...But most people are lazy. They never look at everything. They do what is called glancing, which is the same word for bumping off of something and carrying on in almost the same direction, e.g. when a snooker ball glances off another snooker ball. And the information in their head is really simple. For example, if they are in the countryside, it might be:

  1. I am standing in a field that is full of grass.
  2. There are some cows in the fields.
  3. It is sunny with a few clouds.
  4. There are some flowers in the grass.
  5. There is a village in the distance.
  6. There is a fence at the edge of the field and it has a gate in it.

And then they would stop noticing anything because they would be thinking something else like, 'Oh it is very beautiful here,' or 'I'm worried that I might have left the gas cooker on,' or 'I wonder if Julie has given birth yet' (This is really true because I asked Siobhan what people thought about when they looked at things, and this is what she said.)
But if I am standing in a field, I notice everything. For example, I remember standing in a field on Wednesday, 15 June 1994, because Father and Mother and I were driving to Dover to get a ferry to France and we did what Father called, Taking the Scenic Route, which means going by little roads and stopping for lunch in a pub garden and I had to stop to go for a wee, and I went into a field with cows in it and after I'd had a wee I stopped and looked at the field and noticed these things

  1. There are 19 cows in the field, 15 of which are black and white and 4 of which
    are brown and white.
  2. There is a village in the distance which has 31 visible houses and a church with a square tower and not a spire.
  3. There are ridges in the field which means that in medieval times it was what is called a ridge and furrow field and people who lived in the village would have a ridge each to do farming on.
  4. There is an old plastic bag from Asda in the hedge and a squashed Coca-Cola can with a snail on it, and a long piece of orange string.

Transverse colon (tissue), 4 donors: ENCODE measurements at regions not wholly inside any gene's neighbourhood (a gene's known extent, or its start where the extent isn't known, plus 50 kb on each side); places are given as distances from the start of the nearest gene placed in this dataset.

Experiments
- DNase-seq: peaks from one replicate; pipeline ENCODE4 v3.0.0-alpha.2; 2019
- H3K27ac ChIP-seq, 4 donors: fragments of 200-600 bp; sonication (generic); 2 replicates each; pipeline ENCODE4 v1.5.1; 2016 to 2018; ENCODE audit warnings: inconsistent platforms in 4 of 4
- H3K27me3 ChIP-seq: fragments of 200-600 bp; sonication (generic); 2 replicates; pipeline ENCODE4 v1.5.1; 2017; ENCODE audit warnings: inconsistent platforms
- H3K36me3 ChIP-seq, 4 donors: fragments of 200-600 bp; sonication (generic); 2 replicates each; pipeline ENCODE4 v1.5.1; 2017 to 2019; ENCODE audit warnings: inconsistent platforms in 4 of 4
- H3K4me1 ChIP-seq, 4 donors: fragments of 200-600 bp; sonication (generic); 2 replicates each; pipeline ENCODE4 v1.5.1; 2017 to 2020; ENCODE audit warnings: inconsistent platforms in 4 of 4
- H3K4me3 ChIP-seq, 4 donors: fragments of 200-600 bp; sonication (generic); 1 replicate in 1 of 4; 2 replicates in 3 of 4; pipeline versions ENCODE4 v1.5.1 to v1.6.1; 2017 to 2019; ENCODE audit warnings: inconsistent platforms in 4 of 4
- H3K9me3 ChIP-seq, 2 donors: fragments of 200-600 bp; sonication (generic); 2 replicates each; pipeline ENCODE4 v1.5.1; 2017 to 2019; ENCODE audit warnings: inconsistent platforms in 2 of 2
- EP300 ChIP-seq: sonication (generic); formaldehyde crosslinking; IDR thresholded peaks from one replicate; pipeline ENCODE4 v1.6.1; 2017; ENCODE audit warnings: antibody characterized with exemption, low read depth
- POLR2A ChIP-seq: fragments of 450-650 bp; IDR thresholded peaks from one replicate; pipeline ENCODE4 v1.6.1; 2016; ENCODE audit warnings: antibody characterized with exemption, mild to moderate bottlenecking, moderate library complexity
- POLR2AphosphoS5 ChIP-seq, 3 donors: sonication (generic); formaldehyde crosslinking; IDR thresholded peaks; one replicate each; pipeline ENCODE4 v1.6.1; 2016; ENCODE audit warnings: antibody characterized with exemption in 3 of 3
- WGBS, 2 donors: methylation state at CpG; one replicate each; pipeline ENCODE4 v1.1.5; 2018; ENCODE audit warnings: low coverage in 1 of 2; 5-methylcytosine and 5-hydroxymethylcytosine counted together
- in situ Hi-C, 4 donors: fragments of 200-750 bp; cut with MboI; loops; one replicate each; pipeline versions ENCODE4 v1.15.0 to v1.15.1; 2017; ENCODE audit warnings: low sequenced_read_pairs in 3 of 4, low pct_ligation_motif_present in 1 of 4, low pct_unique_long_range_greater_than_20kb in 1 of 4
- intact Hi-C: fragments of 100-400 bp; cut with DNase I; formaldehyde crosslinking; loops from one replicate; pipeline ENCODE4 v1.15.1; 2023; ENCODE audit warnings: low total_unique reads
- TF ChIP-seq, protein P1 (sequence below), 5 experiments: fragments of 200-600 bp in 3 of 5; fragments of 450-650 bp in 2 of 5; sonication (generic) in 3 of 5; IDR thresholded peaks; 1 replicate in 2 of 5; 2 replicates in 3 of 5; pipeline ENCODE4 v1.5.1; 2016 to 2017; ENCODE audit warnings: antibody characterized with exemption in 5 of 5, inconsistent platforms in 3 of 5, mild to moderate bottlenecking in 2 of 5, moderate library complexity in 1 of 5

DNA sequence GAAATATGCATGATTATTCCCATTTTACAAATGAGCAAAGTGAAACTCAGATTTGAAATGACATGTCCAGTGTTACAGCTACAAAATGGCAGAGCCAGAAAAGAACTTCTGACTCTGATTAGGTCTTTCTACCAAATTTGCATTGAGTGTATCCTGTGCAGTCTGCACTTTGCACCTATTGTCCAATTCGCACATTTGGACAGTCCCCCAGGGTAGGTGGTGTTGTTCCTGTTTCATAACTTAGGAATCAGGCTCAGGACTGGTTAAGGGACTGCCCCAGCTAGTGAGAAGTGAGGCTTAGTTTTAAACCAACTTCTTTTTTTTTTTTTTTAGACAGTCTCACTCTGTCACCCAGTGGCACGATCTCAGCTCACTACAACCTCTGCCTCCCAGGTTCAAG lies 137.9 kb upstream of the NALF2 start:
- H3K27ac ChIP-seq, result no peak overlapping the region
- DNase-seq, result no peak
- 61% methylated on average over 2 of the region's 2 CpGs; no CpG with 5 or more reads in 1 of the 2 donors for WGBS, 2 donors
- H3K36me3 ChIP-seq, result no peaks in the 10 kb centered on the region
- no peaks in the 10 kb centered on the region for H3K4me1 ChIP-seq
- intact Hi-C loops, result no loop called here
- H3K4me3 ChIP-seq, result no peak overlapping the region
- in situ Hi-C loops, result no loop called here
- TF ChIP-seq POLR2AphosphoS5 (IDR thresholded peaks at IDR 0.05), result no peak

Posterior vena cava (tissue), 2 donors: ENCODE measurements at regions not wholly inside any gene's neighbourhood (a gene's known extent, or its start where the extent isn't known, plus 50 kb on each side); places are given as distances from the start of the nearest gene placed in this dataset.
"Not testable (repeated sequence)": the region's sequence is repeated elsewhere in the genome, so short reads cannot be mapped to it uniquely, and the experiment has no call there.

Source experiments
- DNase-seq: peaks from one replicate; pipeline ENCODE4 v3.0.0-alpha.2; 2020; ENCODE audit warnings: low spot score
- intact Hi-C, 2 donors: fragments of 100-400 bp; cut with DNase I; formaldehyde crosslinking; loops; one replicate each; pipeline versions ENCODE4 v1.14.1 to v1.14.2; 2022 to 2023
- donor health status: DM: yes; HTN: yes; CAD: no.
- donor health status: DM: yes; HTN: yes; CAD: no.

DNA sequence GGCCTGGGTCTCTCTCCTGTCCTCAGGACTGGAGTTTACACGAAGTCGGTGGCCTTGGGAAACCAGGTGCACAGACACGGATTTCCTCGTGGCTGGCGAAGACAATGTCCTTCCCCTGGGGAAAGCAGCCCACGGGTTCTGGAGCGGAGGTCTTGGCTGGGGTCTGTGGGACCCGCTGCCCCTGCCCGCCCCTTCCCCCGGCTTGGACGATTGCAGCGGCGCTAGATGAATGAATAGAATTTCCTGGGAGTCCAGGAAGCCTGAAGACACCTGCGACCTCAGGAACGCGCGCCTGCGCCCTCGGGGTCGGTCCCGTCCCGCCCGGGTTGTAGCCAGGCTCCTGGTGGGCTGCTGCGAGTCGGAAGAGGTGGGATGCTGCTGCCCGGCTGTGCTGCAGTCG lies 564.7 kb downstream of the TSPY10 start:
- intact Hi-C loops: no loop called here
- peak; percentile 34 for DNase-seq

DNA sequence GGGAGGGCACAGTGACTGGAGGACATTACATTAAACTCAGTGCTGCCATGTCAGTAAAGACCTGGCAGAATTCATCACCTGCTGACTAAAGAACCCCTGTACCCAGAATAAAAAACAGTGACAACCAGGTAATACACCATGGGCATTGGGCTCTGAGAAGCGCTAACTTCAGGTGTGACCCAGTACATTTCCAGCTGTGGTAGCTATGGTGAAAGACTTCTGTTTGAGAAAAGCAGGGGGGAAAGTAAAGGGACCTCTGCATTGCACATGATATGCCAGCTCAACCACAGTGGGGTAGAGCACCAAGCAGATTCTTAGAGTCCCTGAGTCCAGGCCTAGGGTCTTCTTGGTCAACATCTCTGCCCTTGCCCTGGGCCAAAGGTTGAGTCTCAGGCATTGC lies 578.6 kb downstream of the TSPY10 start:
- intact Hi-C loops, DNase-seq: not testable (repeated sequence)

5. The northeast corner of the field is highest and the southwest corner is lowest (I had a compass because we were going on holiday and I wanted to know where Swindon was when we were in France) and the field is folded
    downward slightly along the line between these two corners so that the northwest and southeast corners are slightly lower than they would be if the field was an inclined plane.
  6. I can see three different types of grass and two colors of flowers in the grass.
  7. The cows are mostly facing uphill.

And there were 31 more things in this list of things I noticed but Siobhan said I didn't need to write them down. And it means that it is very tiring if I am in a new place.

The book is written entirely in the main character's (autistic) voice and is an incredible piece of narrative, in addition to being a moving story of life in the world of autism. There isn't a single line that isn't note-perfect, and I would have read it several more times if there hadn't been a enormous waiting list for it at the library.

The other books I've read seem to be part of a quad or triad on aging, the mind and memory, with The Bonesetter's Daughter being much more a story of Alzheimer's than of traditional medicine, perhaps waiting for me to finally get around to reading Elegy for Iris to complete the set. The jewel-like Long for This World seems to demand reading The Confessions of Max Tivoli so that I can set Henry (Michael Byers' quiet geneticist - caring for patients whose racing genetic clocks push them such that they reach senility before their peers even reach puberty) against Max, who in Andrew Greer's novel, grows physically younger & younger in appearance even as his mind ages normally. I seem to be on a little love affair with 1st person narratives and disease themed dyads for the moment (Geek Love / Mendel's Dwarf being a dramatic one), but it is really enjoyable to 'meet' so many people through these books, especially since, thanks to impending Board Study isolation, I won't be likely to meet many real ones in the near future.